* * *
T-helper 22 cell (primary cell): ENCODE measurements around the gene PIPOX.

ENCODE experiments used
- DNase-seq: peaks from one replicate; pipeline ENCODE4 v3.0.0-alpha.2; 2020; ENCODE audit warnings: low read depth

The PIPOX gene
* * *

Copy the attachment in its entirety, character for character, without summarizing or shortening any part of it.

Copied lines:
T-helper 22 cell (primary cell): ENCODE measurements around the gene PIPOX.

ENCODE experiments used
- DNase-seq: peaks from one replicate; pipeline ENCODE4 v3.0.0-alpha.2; 2020; ENCODE audit warnings: low read depth

The PIPOX gene